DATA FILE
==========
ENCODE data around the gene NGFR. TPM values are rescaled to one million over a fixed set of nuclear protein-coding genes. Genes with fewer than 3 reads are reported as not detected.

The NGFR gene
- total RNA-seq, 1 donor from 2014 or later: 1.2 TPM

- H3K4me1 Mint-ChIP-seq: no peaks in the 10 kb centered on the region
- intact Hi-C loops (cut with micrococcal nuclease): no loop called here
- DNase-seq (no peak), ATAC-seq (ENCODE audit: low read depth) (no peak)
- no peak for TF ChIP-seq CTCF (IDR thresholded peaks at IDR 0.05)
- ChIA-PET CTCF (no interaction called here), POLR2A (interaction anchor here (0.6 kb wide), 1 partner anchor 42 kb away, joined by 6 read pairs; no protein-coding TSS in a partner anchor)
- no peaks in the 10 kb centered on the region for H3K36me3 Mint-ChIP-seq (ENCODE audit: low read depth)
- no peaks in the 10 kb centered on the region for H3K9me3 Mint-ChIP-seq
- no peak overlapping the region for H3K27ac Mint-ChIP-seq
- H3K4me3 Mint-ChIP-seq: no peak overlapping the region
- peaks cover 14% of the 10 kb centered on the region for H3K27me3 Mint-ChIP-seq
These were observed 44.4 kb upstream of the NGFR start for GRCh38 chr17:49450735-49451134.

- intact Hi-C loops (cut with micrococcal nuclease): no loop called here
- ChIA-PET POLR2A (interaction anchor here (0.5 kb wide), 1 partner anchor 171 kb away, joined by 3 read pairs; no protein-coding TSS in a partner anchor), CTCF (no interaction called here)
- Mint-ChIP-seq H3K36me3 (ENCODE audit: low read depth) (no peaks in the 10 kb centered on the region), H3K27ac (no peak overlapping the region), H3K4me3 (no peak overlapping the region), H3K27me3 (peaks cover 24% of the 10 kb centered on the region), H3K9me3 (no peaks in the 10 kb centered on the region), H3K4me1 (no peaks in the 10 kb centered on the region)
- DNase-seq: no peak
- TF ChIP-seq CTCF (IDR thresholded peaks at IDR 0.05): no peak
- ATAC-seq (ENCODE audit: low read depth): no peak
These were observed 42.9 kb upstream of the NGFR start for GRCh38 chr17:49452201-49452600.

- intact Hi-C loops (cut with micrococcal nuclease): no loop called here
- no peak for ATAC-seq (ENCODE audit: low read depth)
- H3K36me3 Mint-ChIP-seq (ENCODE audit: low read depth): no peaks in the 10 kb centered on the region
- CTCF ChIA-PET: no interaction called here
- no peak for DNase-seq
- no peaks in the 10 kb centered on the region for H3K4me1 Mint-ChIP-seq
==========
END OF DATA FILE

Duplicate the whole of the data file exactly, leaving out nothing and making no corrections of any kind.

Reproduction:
ENCODE data around the gene NGFR. TPM values are rescaled to one million over a fixed set of nuclear protein-coding genes. Genes with fewer than 3 reads are reported as not detected.

The NGFR gene
- total RNA-seq, 1 donor from 2014 or later: 1.2 TPM

- H3K4me1 Mint-ChIP-seq: no peaks in the 10 kb centered on the region
- intact Hi-C loops (cut with micrococcal nuclease): no loop called here
- DNase-seq (no peak), ATAC-seq (ENCODE audit: low read depth) (no peak)
- no peak for TF ChIP-seq CTCF (IDR thresholded peaks at IDR 0.05)
- ChIA-PET CTCF (no interaction called here), POLR2A (interaction anchor here (0.6 kb wide), 1 partner anchor 42 kb away, joined by 6 read pairs; no protein-coding TSS in a partner anchor)
- no peaks in the 10 kb centered on the region for H3K36me3 Mint-ChIP-seq (ENCODE audit: low read depth)
- no peaks in the 10 kb centered on the region for H3K9me3 Mint-ChIP-seq
- no peak overlapping the region for H3K27ac Mint-ChIP-seq
- H3K4me3 Mint-ChIP-seq: no peak overlapping the region
- peaks cover 14% of the 10 kb centered on the region for H3K27me3 Mint-ChIP-seq
These were observed 44.4 kb upstream of the NGFR start for GRCh38 chr17:49450735-49451134.

- intact Hi-C loops (cut with micrococcal nuclease): no loop called here
- ChIA-PET POLR2A (interaction anchor here (0.5 kb wide), 1 partner anchor 171 kb away, joined by 3 read pairs; no protein-coding TSS in a partner anchor), CTCF (no interaction called here)
- Mint-ChIP-seq H3K36me3 (ENCODE audit: low read depth) (no peaks in the 10 kb centered on the region), H3K27ac (no peak overlapping the region), H3K4me3 (no peak overlapping the region), H3K27me3 (peaks cover 24% of the 10 kb centered on the region), H3K9me3 (no peaks in the 10 kb centered on the region), H3K4me1 (no peaks in the 10 kb centered on the region)
- DNase-seq: no peak
- TF ChIP-seq CTCF (IDR thresholded peaks at IDR 0.05): no peak
- ATAC-seq (ENCODE audit: low read depth): no peak
These were observed 42.9 kb upstream of the NGFR start for GRCh38 chr17:49452201-49452600.

- intact Hi-C loops (cut with micrococcal nuclease): no loop called here
- no peak for ATAC-seq (ENCODE audit: low read depth)
- H3K36me3 Mint-ChIP-seq (ENCODE audit: low read depth): no peaks in the 10 kb centered on the region
- CTCF ChIA-PET: no interaction called here
- no peak for DNase-seq
- no peaks in the 10 kb centered on the region for H3K4me1 Mint-ChIP-seq